Barn Loft Post on Cinder Block in Hole

And here is the post braced:

Barn Loft Post Braced

And then in concrete:

Barn Loft Post in Concrete

Here is a post next to the barn structure, attached to the metal barn post, using L-brackets and self-tapping screws:

Barn Loft Post on Barn Footer Attached to Metal Post

And here is one attached to one of the metal purlins, looking from behind the post:

Barn Loft Post Attached to Metal Purlin

I cut away the top of the posts all around the center board to allow the cross beams to be attached with bolts and allow for the center boards of the cross beams to have something to sit on:

Barn Loft Post Top Cutaways Front View
Barn Loft Post Top Cutaways Side View

And here is the first row of posts:

Barn Loft Three Posts Complete

Here is one end of the cross beam. I used 5/8 inch bolts to secure the cross beam to the post:

Barn Loft Cross Beam End

And the first cross beam in place. I used ratchet straps to vertically level the posts and bar clamps to squeeze together the cross beam boards as I screwed in the deck screws:

Barn Loft Cross Beam Installed

Here’s how the first two boards looked installed on the post attached to the barn structure, which required some overhang to cross the purlin to fill in the space all the way to the barn wall:

Barn Loft Cross Beam Barn End Design

And that same end complete:

Barn Loft Cross Beam Barn End Complete

Here is how I attached the back cross beam to the back purlin (some of these L-brackets I would have to install on the post before raising it because of lack of space issues for getting tools in there to install them after the fact):

Barn Loft Back Cross Beam Attached to Purlin

And here is how I attached the posts sitting on the barn’s concrete footer, using concrete screws for this:

Barn Loft Post on Barn Footer Attached to the Concrete

And here are all the beams in place!

Barn Loft Posts and Cross Beams Complete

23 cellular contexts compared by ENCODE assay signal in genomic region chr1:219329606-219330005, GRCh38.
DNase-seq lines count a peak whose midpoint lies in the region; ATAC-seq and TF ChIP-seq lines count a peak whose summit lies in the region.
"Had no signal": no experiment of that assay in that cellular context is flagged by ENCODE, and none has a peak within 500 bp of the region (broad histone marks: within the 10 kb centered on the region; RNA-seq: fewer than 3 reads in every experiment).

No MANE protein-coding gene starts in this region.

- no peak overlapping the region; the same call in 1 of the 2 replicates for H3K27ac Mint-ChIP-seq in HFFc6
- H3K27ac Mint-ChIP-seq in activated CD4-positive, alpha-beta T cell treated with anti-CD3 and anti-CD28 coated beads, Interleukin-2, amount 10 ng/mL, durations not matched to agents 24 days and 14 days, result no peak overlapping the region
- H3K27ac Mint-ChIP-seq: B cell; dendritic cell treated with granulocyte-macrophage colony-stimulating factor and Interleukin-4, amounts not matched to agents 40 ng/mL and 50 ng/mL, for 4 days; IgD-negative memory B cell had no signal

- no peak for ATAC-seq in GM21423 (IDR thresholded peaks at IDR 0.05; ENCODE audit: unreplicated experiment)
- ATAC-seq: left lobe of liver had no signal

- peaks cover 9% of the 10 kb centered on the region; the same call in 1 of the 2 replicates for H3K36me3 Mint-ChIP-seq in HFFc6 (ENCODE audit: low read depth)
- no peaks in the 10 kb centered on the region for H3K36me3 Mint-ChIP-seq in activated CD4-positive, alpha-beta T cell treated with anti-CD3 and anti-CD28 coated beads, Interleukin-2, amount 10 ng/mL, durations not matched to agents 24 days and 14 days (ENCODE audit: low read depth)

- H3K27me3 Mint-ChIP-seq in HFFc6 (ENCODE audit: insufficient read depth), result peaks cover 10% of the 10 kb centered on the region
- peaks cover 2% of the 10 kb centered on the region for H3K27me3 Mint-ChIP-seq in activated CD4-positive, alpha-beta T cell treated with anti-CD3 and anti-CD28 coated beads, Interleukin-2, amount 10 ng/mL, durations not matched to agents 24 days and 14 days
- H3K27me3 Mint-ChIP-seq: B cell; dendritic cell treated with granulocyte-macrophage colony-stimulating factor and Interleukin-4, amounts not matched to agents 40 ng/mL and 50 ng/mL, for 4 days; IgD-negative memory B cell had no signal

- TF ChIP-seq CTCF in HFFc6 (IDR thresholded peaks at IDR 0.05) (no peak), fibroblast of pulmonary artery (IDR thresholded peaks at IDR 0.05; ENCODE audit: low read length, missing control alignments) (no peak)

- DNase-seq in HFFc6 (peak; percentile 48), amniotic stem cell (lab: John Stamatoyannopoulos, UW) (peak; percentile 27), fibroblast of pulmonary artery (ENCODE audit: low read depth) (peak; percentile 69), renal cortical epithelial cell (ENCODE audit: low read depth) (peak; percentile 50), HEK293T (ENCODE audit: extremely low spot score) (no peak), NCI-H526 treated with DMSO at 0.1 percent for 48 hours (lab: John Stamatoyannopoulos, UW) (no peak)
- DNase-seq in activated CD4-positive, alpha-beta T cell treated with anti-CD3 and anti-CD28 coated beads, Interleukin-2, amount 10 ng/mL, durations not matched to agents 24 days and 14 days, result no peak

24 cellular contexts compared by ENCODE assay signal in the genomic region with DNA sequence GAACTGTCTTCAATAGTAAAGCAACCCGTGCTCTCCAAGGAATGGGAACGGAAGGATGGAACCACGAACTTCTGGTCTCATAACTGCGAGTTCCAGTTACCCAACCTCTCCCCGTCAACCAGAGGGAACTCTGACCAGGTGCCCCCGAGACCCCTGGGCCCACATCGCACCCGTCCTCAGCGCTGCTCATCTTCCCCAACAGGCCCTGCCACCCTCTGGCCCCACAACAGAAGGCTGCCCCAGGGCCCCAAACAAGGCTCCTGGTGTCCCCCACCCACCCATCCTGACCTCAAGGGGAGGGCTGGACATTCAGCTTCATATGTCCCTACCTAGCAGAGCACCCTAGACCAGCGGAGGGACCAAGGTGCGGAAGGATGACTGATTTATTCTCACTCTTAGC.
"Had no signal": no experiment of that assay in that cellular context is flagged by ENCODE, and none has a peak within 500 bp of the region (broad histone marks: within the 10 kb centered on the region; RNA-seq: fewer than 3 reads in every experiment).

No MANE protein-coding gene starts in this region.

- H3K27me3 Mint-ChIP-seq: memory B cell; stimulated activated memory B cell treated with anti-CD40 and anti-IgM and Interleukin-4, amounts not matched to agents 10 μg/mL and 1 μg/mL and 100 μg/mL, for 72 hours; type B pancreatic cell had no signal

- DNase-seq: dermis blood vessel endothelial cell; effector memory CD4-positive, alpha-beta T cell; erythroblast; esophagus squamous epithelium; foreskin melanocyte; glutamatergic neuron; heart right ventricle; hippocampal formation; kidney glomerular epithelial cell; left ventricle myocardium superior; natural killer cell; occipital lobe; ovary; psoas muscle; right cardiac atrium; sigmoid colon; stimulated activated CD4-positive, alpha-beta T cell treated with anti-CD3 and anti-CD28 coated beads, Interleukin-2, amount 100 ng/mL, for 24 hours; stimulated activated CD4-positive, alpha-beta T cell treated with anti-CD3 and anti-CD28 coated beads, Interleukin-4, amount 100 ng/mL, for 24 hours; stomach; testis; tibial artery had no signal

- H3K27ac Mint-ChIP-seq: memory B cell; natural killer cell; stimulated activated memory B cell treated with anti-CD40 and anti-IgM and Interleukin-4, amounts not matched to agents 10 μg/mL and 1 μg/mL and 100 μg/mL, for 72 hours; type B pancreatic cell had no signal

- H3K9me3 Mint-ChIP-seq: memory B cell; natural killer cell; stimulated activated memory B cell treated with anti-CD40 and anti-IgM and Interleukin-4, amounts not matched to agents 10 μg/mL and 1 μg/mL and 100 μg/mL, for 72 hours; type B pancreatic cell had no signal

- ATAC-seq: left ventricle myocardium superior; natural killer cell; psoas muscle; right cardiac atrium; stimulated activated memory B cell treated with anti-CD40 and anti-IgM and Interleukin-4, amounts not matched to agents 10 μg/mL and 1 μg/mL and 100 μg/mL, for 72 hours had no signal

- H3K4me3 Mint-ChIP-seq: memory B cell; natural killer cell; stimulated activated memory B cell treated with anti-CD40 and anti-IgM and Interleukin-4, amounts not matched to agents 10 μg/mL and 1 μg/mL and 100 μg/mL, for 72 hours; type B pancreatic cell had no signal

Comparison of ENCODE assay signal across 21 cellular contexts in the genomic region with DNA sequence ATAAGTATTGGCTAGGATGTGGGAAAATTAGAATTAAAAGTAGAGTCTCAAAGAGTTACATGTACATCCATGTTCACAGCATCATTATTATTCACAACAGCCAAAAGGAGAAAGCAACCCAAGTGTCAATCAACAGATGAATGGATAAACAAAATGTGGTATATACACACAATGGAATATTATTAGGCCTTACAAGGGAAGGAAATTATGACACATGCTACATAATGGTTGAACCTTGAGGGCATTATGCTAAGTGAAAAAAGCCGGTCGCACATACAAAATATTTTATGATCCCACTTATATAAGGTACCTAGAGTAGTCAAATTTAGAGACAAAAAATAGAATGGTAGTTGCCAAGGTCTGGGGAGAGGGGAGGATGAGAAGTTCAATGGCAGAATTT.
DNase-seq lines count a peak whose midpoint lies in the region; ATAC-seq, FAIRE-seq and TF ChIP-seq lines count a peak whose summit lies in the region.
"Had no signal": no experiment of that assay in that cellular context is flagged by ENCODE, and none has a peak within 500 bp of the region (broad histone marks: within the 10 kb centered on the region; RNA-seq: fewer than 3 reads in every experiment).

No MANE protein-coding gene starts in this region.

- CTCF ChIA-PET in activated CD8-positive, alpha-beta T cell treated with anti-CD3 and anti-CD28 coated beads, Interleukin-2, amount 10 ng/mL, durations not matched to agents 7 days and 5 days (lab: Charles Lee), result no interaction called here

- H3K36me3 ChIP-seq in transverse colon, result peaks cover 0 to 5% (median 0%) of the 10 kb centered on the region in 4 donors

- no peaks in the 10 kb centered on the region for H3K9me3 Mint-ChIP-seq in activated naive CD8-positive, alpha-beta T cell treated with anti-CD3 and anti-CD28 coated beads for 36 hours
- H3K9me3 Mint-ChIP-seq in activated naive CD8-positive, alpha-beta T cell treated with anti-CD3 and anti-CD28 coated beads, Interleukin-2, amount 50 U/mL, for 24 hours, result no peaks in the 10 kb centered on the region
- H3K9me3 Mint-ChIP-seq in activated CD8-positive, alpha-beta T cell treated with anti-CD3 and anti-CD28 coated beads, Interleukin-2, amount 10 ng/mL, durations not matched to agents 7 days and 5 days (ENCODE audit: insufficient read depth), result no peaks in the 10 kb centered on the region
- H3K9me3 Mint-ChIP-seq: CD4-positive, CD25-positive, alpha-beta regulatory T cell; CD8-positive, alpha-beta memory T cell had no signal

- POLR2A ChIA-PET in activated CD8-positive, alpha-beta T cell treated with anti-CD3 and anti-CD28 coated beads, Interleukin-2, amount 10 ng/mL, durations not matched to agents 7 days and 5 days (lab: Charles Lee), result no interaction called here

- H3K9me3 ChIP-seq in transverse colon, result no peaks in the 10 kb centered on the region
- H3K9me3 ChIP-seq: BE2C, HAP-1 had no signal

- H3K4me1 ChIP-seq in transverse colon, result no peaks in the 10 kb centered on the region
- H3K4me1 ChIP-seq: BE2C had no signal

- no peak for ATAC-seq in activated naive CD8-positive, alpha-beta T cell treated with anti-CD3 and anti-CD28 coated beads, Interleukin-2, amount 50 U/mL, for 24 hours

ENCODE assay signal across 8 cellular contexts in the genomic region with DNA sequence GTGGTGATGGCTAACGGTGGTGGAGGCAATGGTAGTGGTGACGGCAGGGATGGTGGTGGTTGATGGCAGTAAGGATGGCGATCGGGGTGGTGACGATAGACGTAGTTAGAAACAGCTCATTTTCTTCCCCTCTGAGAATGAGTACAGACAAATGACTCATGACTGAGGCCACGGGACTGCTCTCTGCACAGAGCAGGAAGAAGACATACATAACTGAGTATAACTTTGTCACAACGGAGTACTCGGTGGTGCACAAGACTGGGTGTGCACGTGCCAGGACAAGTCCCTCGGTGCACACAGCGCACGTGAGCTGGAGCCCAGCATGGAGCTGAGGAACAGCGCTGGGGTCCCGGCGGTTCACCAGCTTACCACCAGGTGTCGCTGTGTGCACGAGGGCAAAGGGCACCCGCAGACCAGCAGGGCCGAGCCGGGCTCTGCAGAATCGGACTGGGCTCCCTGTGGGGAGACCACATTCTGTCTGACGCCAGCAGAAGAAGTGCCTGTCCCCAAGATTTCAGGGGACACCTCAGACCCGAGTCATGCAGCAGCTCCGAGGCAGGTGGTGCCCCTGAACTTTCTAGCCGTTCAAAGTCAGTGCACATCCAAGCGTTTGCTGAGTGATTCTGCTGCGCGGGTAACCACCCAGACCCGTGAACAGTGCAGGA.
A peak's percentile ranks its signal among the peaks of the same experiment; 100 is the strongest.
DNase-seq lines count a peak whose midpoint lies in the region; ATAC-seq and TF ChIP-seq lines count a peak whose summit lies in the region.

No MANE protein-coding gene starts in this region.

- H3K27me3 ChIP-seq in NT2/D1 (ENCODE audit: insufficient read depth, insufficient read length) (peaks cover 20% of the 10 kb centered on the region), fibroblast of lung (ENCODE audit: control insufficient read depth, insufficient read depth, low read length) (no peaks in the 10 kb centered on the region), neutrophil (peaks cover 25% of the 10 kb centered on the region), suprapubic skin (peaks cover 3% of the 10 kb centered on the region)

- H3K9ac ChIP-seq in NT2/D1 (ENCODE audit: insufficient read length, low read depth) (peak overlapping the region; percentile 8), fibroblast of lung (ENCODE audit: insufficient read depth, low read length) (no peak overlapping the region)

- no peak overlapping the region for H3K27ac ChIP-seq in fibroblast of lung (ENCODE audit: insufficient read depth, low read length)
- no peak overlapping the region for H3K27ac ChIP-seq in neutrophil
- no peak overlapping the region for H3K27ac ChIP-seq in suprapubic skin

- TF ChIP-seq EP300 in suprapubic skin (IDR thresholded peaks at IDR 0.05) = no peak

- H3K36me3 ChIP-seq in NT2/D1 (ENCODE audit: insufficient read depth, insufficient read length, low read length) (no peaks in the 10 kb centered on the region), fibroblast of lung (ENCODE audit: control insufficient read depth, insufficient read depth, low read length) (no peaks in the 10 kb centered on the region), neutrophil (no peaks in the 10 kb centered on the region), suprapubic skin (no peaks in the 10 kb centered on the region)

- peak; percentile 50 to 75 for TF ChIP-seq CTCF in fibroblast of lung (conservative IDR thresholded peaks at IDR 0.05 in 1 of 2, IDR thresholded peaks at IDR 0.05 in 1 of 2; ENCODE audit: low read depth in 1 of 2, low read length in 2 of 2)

It’s been like this for some time, but we are grateful to the Lord for granting that we be able to begin constructing the barn loft. We look forward one day, if the Lord wills, to be able to begin installing the floor, even if it’s one sheet at a time.

— David

The Barn

In planning our homestead, I figured we needed a barn and had some ideas as to what it might look like. I envisioned the barn to be a place to temporarily put all of our stuff that we had brought with us from California so that we wouldn’t have to pay storage anymore; I thought that our camper needed to get out of the elements to protect the investment and shield us a little from heat and wind, and so I wanted the barn to have “overhangs” big enough to cover our camper; I wanted it to be big enough so that we could use it for any other housed homesteading things we might need (a place to put hay, to have a tool bench, to be able to work on automobiles, to house animals, etc.) without having to build multiple buildings for each; I thought, since we needed it tall enough to be able to cover the camper, I would like the inside to be tall enough to allow for a loft level; and I wanted to be able to back up the tractor and our cattle trailer from the side of the “overhang” to store them and protect them from the elements as well. The way I saw it, this building would be the central and most important structure for our farming. These were the parameters for a barn with which we proceeded.

In the beginning to look at how to do this, I considered many different paths: building it ourselves from scratch, buying a steel building kit, hiring someone to build one, etc. After struggling with designs and my inabilities in the area of construction, plus in wanting to have something very sturdy and not susceptible to termites, we decided to go with a metal building. I looked into having one built, but it just seemed very expensive; and so we decided to go the steel building kit route, which would save us money in labor and also give us the opportunity to do the work ourselves. We began the search.